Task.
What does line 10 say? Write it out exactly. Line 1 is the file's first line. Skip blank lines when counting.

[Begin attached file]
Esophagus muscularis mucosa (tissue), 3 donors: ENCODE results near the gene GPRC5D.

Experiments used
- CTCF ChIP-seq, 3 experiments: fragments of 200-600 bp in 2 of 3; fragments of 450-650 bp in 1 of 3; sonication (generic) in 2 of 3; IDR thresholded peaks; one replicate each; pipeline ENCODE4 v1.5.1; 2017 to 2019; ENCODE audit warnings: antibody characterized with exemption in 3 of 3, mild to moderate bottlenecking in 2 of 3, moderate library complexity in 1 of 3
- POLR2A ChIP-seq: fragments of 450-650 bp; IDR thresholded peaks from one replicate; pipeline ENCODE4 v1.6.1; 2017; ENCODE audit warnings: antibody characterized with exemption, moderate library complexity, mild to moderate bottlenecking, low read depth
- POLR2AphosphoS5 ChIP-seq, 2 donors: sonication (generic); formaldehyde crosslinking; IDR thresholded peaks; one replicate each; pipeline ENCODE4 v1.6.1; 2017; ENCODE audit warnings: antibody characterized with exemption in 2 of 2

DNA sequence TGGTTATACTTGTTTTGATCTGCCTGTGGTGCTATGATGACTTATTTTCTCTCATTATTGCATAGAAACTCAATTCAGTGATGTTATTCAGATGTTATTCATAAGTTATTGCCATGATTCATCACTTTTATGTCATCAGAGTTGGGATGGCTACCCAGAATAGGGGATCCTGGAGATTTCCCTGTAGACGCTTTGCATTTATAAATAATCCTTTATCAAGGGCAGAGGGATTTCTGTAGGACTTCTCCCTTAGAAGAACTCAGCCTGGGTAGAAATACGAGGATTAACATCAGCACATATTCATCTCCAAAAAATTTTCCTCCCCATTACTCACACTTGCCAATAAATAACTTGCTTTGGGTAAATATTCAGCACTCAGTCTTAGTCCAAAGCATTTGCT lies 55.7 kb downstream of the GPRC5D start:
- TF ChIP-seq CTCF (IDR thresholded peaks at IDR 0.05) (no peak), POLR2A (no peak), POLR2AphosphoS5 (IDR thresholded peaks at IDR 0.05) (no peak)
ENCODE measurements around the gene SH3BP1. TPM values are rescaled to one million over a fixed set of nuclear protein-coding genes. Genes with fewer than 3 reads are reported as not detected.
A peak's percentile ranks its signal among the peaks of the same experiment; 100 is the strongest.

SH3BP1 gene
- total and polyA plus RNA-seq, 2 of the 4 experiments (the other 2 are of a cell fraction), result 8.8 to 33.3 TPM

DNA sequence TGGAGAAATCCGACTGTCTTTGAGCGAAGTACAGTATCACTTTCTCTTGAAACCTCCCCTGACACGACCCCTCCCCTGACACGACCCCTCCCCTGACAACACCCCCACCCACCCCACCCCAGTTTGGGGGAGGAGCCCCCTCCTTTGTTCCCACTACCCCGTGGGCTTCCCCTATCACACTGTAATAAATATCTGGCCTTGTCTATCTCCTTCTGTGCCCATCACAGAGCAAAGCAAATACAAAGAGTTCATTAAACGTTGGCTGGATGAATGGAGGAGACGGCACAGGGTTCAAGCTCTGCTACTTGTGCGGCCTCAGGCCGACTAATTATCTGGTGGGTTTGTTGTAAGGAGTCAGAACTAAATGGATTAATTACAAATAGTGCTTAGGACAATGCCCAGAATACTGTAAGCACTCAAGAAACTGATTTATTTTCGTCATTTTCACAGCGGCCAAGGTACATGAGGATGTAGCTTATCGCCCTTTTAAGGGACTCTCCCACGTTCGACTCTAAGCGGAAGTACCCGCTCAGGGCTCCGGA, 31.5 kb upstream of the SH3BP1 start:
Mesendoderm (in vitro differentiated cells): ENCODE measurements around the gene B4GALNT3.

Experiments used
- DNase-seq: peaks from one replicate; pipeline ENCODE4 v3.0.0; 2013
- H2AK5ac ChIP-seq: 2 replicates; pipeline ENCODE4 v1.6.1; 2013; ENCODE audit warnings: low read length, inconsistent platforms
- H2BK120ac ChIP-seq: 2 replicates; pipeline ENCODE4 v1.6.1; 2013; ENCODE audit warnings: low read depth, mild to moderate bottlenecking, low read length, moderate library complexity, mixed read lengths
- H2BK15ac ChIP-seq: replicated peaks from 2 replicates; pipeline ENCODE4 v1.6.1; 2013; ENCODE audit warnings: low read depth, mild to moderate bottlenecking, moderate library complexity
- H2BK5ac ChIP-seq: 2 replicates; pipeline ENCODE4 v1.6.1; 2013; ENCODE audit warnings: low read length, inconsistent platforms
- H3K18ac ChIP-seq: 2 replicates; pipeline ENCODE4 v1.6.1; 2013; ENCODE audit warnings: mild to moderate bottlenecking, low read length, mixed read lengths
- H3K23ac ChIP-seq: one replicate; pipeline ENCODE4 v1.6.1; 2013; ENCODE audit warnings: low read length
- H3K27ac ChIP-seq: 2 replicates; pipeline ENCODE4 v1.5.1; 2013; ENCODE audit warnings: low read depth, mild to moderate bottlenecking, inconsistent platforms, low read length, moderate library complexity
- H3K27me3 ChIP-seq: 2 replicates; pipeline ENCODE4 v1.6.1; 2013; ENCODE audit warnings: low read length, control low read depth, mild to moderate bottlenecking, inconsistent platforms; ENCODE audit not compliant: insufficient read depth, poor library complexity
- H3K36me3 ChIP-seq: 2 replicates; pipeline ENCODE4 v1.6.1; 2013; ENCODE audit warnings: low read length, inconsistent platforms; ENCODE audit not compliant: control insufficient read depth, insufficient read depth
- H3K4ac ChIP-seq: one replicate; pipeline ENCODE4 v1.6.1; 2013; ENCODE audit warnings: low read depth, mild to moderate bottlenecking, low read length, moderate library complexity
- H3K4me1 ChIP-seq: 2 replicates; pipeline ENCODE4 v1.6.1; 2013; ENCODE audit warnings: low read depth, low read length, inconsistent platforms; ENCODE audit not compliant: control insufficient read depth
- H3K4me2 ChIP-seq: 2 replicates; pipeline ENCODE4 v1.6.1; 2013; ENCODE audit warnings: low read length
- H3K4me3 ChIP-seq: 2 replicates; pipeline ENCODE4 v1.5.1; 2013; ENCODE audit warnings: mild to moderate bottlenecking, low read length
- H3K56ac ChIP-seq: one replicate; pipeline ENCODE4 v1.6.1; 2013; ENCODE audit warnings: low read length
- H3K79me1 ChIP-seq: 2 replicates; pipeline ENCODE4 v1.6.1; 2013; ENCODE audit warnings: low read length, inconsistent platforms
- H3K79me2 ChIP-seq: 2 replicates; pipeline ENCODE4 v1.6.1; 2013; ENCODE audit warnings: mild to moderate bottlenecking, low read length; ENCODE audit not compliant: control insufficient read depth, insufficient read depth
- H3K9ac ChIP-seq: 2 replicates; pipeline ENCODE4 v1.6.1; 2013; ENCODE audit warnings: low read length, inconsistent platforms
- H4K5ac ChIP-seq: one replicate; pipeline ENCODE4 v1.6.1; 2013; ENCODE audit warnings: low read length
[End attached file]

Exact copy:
SH3BP1 gene